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For Michigan companies looking for an economic boost, help may come from a group of traveling retirees.
Every year, dozens of retired engineers travel across Michigan as part of a state-funded program that audits small manufacturing companies’ energy use. At each stop, teams recommend changes that lead to thousands of dollars in savings for those companies’ bottom lines.
These “enhanced energy audits” through the Retired Engineer Technical Assistance Program (RETAP) are also free and potential investments are voluntary.
For small but energy-intensive manufacturing companies, hiring the professional expertise necessary for efficiency changes can be costly.
“We don’t have someone in-house that is full time and knows a lot about energy savings,” said Penny Challender, co-owner of Hayes Manufacturing in northwest Michigan that specializes in making couplings and various other engine parts. “We looked for companies to do it that were for-profit, but it was expensive, on the order of thousands of dollars. They would come and look at (the company) for free, but wouldn’t give us a report until we committed to the work. It was really high pressure, we just didn’t like the approach.”
But after finding RETAP, Challender said Hayes was left with a comprehensive plan for do-it-yourself efficiency upgrades — all the way down to “turning the light off in a pop machine.”
“They gave us very specific, detailed information about our business, it was not just a generic template,” Challender said of the audit, which took about a month to produce. “We had no idea it would be so complete.”
RETAP recommended moving to higher-efficiency lighting throughout the plant, with an estimated annual savings of $11,000, as well as installing a quick-closing door at its loading dock to lower heating and cooling bills. The RETAP team also made recommendations for reducing trash waste and helped Hayes apply for a state grant to pay for the new door.
“When you’re a small business, you have to think about energy use, especially with the business we’re in,” Challender said. “If we don’t have electricity, we don’t make anything. There isn’t a ton we can do about the machines (using energy), but when you can save in other areas, that’s money you can put toward more machinery, R&D and employee benefits. We like to pinpoint waste and get rid of it.”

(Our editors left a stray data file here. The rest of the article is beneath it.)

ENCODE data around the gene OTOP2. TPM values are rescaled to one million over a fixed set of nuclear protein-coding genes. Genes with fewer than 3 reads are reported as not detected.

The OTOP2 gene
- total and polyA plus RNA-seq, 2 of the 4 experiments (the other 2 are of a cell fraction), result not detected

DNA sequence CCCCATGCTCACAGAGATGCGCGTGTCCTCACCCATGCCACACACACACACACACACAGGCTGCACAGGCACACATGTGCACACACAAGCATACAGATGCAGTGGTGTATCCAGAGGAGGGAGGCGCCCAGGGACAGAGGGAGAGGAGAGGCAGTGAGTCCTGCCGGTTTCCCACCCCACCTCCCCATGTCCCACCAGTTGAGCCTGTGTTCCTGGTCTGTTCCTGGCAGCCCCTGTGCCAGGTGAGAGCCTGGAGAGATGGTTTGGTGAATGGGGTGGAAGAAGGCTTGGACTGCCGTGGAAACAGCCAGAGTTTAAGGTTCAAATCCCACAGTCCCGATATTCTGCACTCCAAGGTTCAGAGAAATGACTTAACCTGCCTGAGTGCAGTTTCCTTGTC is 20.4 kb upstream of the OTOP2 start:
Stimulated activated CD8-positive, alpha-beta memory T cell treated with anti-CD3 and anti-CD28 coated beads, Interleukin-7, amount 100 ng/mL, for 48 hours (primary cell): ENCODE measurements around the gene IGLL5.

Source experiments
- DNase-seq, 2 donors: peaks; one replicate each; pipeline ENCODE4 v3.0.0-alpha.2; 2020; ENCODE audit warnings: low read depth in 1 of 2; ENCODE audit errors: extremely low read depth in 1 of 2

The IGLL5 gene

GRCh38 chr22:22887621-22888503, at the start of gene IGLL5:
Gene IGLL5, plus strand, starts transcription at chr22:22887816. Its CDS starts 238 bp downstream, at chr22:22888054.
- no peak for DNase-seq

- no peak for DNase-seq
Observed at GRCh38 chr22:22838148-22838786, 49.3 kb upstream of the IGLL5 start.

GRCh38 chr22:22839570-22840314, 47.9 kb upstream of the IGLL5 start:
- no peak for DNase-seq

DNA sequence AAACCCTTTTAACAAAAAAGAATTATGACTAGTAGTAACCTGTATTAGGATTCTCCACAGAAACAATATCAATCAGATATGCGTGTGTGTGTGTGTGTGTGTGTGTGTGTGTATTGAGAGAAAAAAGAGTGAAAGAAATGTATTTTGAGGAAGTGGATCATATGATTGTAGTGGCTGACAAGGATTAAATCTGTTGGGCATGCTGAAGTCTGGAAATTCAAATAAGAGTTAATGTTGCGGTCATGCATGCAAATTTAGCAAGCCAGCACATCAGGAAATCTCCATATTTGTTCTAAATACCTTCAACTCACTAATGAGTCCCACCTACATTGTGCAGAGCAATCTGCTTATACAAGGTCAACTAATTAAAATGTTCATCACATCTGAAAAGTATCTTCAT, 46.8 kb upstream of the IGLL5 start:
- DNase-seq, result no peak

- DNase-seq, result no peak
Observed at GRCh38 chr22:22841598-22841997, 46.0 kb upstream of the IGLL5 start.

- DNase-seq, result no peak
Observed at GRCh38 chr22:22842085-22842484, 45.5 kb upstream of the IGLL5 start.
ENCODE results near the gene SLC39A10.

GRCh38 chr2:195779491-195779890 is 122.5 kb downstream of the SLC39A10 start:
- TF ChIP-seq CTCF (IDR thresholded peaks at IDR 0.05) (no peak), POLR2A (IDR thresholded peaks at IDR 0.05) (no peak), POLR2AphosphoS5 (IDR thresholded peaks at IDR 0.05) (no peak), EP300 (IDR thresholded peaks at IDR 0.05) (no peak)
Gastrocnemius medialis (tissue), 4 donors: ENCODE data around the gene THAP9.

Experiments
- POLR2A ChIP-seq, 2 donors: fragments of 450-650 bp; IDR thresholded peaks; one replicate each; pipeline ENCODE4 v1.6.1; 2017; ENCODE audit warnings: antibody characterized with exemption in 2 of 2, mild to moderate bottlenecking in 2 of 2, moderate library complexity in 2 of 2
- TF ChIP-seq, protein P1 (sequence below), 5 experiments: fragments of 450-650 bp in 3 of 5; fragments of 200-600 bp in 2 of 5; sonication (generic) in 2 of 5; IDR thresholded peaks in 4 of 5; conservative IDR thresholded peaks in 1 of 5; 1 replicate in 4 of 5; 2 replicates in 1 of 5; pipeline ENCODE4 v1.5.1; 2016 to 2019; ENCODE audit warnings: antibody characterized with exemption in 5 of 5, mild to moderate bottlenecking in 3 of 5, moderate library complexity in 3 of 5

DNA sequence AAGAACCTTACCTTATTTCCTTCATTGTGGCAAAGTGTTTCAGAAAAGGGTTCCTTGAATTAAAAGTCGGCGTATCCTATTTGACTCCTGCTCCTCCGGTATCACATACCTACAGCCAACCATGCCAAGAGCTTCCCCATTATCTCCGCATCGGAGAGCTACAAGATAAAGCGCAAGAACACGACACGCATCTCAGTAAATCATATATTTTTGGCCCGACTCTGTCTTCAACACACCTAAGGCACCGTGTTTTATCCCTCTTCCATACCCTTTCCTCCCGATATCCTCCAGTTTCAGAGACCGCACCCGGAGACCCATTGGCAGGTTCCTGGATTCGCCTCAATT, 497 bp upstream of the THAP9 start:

RETAP started as a pilot program in 1994 under former Republican Gov. John Engler and was modeled off a similar program in Alabama, said RETAP manager David Herb, who is based in the Michigan Agency for Energy. RETAP is open to manufacturing companies with less than 500 employees.
In addition to energy audits, RETAP is broadly a pollution prevention program that also targets water use and waste disposal.
“Our charge is to make small manufacturers more profitable and more sustainable with the hope that they’ll create additional jobs,” Herb said.
Beyond efficiency recommendations, Herb said teams will also take an in-depth look at utility bills “to try and determine whether they are using the right rates or if they are experiencing demand charges they shouldn’t.”
To date, the program has assessed more than 1,000 manufacturing facilities across the state and companies typically implement more than 70 percent of the recommendations. It maintains more than 40 retired engineers from various professional backgrounds. Herb said this year’s budget for the program is around $250,000.
Beginning in 2007, RETAP made a “significant, dedicated effort” to follow up with clients on their cost savings.
In 2015, the program performed 78 assessments at companies across the state. According to RETAP, the 2015 assessments combined reduced 28.3 million kilowatt-hours of electricity and 1.6 million CCF of natural gas use. Including reductions in water use and waste disposal, the program says it saved companies $5.9 million in operating costs, or an average of $75,641 per company.
‘Giving back to society’
While working as a manufacturing plant manager in mid-Michigan about 12 years ago, Al Schulien was given a business card from a stranger who said he was with RETAP. Schulien, a mechanical engineer, was interested and held on to the business card as he planned to retire soon.
Since then, the 80-year-old has traveled across the state identifying energy savings for companies. He said each engineer is assigned to projects that utilize their special skills — his are in electroplating and powder coating. Being involved in one to two audits a month is “more than enough,” he said: “I’m supposed to be retired.”
After working with RETAP over the past decade, Schulien says companies are “much more energy aware these days” than they used to be and, if not, “We help them become aware.”
His work goes beyond what’s done as part of a typical home energy audit to include hazardous waste, solid waste, electricity, air compressors — “anything that gobbles up energy,” he said.
For the retirees like Schulien, RETAP also is a way to keep them actively involved in the industry without bringing down a mandate on companies.
“It’s a pleasure to walk in the doors of these places. They love us because it’s free and it’s nice to be wanted,” he said. “From my perspective, we’re not just taking from society, we’re giving back to society in a very meaningful way.”